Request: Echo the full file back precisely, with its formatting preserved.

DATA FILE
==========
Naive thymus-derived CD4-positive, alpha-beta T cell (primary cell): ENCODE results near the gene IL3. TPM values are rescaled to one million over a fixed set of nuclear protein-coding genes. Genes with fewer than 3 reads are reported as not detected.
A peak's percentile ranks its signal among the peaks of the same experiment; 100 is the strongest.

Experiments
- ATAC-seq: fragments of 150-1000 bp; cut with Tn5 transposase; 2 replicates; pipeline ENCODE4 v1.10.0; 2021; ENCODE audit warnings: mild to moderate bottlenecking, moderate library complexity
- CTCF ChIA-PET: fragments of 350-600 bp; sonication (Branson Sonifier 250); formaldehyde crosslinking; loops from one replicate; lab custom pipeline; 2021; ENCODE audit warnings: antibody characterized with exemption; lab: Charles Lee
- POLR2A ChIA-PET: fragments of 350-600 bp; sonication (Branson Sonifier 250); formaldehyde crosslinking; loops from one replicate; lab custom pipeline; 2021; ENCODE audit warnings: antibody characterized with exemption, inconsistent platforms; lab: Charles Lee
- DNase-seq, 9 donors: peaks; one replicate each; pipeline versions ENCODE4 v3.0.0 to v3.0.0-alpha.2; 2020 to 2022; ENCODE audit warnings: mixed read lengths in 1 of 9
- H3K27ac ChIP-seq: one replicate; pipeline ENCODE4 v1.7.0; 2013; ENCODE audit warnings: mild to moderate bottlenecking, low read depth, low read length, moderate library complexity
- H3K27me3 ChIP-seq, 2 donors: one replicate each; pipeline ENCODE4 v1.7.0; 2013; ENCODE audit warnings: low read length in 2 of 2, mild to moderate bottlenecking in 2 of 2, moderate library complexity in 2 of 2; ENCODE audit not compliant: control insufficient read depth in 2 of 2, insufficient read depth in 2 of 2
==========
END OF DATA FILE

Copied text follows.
Naive thymus-derived CD4-positive, alpha-beta T cell (primary cell): ENCODE results near the gene IL3. TPM values are rescaled to one million over a fixed set of nuclear protein-coding genes. Genes with fewer than 3 reads are reported as not detected.
A peak's percentile ranks its signal among the peaks of the same experiment; 100 is the strongest.

Experiments
- ATAC-seq: fragments of 150-1000 bp; cut with Tn5 transposase; 2 replicates; pipeline ENCODE4 v1.10.0; 2021; ENCODE audit warnings: mild to moderate bottlenecking, moderate library complexity
- CTCF ChIA-PET: fragments of 350-600 bp; sonication (Branson Sonifier 250); formaldehyde crosslinking; loops from one replicate; lab custom pipeline; 2021; ENCODE audit warnings: antibody characterized with exemption; lab: Charles Lee
- POLR2A ChIA-PET: fragments of 350-600 bp; sonication (Branson Sonifier 250); formaldehyde crosslinking; loops from one replicate; lab custom pipeline; 2021; ENCODE audit warnings: antibody characterized with exemption, inconsistent platforms; lab: Charles Lee
- DNase-seq, 9 donors: peaks; one replicate each; pipeline versions ENCODE4 v3.0.0 to v3.0.0-alpha.2; 2020 to 2022; ENCODE audit warnings: mixed read lengths in 1 of 9
- H3K27ac ChIP-seq: one replicate; pipeline ENCODE4 v1.7.0; 2013; ENCODE audit warnings: mild to moderate bottlenecking, low read depth, low read length, moderate library complexity
- H3K27me3 ChIP-seq, 2 donors: one replicate each; pipeline ENCODE4 v1.7.0; 2013; ENCODE audit warnings: low read length in 2 of 2, mild to moderate bottlenecking in 2 of 2, moderate library complexity in 2 of 2; ENCODE audit not compliant: control insufficient read depth in 2 of 2, insufficient read depth in 2 of 2